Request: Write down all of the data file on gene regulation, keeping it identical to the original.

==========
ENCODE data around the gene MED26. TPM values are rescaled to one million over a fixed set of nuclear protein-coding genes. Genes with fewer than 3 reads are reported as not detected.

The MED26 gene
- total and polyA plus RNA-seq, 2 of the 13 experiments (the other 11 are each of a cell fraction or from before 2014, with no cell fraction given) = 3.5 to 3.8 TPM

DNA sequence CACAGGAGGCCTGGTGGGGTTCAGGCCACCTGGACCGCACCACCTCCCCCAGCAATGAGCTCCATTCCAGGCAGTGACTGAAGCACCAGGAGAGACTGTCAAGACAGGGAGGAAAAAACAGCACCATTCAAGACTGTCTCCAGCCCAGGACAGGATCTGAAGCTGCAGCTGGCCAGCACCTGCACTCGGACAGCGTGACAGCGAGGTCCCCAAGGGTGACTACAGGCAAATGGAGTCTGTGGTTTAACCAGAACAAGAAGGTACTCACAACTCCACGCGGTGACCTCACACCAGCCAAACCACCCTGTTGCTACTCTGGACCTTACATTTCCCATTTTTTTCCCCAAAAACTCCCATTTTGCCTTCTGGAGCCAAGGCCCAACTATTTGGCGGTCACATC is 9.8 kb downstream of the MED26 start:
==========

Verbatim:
ENCODE data around the gene MED26. TPM values are rescaled to one million over a fixed set of nuclear protein-coding genes. Genes with fewer than 3 reads are reported as not detected.

The MED26 gene
- total and polyA plus RNA-seq, 2 of the 13 experiments (the other 11 are each of a cell fraction or from before 2014, with no cell fraction given) = 3.5 to 3.8 TPM

DNA sequence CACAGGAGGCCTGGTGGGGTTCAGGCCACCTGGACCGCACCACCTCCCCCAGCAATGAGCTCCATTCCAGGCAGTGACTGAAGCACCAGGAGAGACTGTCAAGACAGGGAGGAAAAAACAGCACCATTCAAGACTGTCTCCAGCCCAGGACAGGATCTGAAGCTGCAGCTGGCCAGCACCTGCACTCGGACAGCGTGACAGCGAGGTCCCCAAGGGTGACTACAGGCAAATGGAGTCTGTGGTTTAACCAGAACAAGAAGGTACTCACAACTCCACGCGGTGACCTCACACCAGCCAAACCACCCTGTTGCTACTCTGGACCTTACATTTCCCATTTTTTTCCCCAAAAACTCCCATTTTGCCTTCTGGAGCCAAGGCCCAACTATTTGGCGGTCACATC is 9.8 kb downstream of the MED26 start: